But revitalization didn’t happen: the construction process displaced entire neighborhoods of George Town residents, and preexisting local restaurants and shops were demolished to make room for the skyscraper. The pedestrian walkway was never installed. Many of the original retailers moved out of an unmaintained KOMTAR, and the empty building fell into disrepair. The project had destroyed the very thing it had intended to help generate. In the past few years, KOMTAR has been slowly resuscitated with the installation of Malaysia’s highest skywalk and the world’s tallest mural, and it is slowly transitioning from white elephant to lively landmark.
The Farnsworth House, Mies Van der Rohe (completed 1951)
Whether the Farnsworth House could be considered a failure might depend heavily on who—or more crucially, when—you ask. After leaving Germany at the closing of the Bauhaus, then designing several buildings for the Illinois Institute of Technology, Mies van der Rohe’s Farnsworth House was the modernist architect’s first home commission in the United States. The project was commissioned by Dr. Edith Farnsworth, a prominent nephrologist in Chicago, as a weekend retreat in Plano, Illinois. The home is now a respected member of the modernist canon, but at the time of its completion in 1951, it was a disappointment to Farnsworth and a publicity nightmare for Mies.
Responding to Farnsworth’s undeveloped 64-acre property, the architect’s concept aimed to minimize the separation between human and nature. Completely transparent glass walls are sandwiched between flat, white planes, covered only by minimal steel beams. Unfortunately, Farnsworth felt extremely uncomfortable in the resulting home, and has described feeling "like a sentinel on guard day and night." The project came in significantly over budget, and Farnsworth refused to pay the difference for a home she described as "almost nothing." Mies sued for lack of payment, and Farnsworth sued back for fraud and deceit. Mies won the case, but the client was never satisfied with her home and sold it to collector Lord Peter Palumbo in 1975.
Sports City, Santiago Calatrava (began 2007)
Just after completing his iconic Ciudad de las Ciencias in Valencia, Calatrava masterminded Rome’s Sports City: a collection of athletic facilities for the University of Rome Tor Vergata. The first building, a swimming stadium, was meant to host the 2009 World Swimming Championships, but rapidly increasing cost estimates caused the project to come to a halt before it was even close to completion. The stadium is estimated to have cost the public around €200 million, and its steel skeleton still sits off the highway as a cruel reminder of the project’s failure. Interestingly, the seemingly abandoned Sports City was included in Rome’s bid for the 2024 Olympics—at least, before the bid was withdrawn.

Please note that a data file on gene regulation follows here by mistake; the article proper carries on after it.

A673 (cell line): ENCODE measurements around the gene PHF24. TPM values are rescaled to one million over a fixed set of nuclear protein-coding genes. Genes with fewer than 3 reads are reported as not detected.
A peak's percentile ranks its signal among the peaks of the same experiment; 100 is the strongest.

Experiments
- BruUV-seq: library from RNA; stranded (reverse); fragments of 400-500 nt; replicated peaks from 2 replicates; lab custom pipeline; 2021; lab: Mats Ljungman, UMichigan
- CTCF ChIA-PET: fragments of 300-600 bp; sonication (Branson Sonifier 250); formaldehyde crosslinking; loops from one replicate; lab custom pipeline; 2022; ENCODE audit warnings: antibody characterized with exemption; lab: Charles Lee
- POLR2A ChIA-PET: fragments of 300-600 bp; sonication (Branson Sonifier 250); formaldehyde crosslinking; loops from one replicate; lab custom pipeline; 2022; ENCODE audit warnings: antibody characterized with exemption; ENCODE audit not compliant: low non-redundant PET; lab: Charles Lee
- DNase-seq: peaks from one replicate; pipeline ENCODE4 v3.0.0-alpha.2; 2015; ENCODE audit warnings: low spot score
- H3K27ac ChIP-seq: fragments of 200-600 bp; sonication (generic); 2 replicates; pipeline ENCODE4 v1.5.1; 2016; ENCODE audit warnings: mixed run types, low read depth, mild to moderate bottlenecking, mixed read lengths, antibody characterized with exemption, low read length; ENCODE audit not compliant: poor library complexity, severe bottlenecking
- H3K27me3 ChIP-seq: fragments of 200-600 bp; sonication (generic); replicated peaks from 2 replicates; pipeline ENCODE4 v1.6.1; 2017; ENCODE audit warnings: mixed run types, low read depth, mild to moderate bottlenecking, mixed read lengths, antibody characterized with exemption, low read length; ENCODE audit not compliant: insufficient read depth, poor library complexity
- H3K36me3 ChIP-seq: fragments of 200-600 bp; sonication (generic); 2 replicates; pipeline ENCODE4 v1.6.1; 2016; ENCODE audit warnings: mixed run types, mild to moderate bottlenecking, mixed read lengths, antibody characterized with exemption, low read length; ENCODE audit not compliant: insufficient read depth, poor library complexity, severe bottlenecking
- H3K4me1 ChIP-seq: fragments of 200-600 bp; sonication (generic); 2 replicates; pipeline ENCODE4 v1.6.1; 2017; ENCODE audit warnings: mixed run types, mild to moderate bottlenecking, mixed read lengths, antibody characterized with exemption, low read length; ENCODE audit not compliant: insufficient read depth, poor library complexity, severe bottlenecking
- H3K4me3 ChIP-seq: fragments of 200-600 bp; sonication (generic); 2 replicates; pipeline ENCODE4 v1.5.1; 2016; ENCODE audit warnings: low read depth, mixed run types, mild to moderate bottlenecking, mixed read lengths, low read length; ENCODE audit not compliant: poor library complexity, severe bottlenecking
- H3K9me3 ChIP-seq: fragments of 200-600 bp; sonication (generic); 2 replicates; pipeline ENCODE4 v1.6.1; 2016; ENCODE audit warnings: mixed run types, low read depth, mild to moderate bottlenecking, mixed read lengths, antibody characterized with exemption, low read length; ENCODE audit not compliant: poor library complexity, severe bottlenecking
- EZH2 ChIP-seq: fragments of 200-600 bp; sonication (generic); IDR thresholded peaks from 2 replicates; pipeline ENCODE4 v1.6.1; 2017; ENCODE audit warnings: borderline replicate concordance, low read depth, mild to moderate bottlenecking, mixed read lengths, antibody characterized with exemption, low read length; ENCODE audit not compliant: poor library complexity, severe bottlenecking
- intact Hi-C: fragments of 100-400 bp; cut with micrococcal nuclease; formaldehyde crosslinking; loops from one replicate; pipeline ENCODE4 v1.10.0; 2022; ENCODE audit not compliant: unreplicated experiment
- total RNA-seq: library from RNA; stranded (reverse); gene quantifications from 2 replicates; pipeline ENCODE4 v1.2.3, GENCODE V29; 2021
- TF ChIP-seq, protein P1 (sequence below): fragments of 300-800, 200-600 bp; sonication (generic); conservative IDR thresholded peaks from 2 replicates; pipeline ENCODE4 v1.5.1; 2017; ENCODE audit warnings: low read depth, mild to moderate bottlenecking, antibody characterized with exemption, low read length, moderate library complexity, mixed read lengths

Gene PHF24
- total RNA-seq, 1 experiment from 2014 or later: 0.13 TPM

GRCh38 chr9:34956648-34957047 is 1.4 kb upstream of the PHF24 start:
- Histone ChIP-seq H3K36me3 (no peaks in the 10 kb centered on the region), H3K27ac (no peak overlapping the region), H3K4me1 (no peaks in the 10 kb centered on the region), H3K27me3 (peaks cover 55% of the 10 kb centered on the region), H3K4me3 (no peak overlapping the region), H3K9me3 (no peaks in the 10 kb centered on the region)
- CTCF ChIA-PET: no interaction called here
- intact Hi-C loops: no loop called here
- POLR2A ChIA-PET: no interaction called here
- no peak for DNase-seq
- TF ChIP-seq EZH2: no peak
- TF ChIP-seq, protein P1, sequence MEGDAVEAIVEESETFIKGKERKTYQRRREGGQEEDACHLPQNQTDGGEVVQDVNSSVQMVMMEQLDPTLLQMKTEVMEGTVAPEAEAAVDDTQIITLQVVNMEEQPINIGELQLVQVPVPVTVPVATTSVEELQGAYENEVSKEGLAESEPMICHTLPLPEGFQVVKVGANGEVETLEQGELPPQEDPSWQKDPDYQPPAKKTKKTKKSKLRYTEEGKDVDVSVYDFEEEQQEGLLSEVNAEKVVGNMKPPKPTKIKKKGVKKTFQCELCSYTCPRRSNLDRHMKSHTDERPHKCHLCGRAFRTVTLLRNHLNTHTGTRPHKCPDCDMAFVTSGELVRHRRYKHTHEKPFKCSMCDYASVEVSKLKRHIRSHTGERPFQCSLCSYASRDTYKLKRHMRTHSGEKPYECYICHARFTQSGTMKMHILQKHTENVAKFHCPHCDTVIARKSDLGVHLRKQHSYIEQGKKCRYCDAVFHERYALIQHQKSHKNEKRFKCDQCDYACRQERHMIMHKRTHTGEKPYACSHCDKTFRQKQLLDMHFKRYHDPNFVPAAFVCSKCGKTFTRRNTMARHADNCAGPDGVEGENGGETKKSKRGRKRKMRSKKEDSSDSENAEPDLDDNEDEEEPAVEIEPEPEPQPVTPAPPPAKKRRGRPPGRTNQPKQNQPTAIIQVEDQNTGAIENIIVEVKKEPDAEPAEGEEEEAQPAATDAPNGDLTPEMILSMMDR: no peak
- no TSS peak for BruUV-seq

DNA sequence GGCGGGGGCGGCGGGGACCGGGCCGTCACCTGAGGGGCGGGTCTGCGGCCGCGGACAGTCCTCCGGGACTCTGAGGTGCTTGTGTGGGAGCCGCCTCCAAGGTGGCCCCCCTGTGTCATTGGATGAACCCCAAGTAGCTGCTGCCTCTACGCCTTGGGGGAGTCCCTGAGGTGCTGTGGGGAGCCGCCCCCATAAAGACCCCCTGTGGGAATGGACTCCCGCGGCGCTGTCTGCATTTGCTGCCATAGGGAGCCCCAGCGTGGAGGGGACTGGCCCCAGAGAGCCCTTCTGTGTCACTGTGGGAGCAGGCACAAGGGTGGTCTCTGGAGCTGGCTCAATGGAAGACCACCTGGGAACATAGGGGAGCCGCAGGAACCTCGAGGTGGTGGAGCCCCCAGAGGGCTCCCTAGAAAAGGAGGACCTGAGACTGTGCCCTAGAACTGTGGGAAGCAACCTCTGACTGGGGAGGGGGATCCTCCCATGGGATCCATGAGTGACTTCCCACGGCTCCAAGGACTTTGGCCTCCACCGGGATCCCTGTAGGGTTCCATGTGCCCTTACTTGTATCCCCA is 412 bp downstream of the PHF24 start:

Ebenezer Howard’s Garden Cities
At the end of the 19th century, Sir Ebenezer Howard published Garden Cities of To-morrow, which detailed a utopian vision for "slumless, smokeless" cities. The Garden City was characterized by a collection of interrelated centers, each with individual programs, that radiated out from a central cultural district. The cities had dedicated sections for agriculture and industry that were separate from residential and park belts, allowing for self-sufficiency and plenty of natural space. Once the city reached a population of 32,000, a new development was to begin, preventing the first from growing too large for short commutes.
The Garden City model was used all over the world throughout the 19th century, including the Americas and former British colonies around Asia. The model has been largely criticized for facilitating many of the problems Howard wanted to plan against: rather than self-sustained mini-cities, many garden cities have in practice become suburbs on the outskirts of larger, more industrial urban centers with long commuting distances. They also necessitate a density that some urbanists have argued is incompatible with modern concerns for environmentalism and booming population. Today, the concept of the garden city is most frequently employed as a rhetorical device, used by politicians to gain support for new housing policy without following the actual principles of Howard's original idea.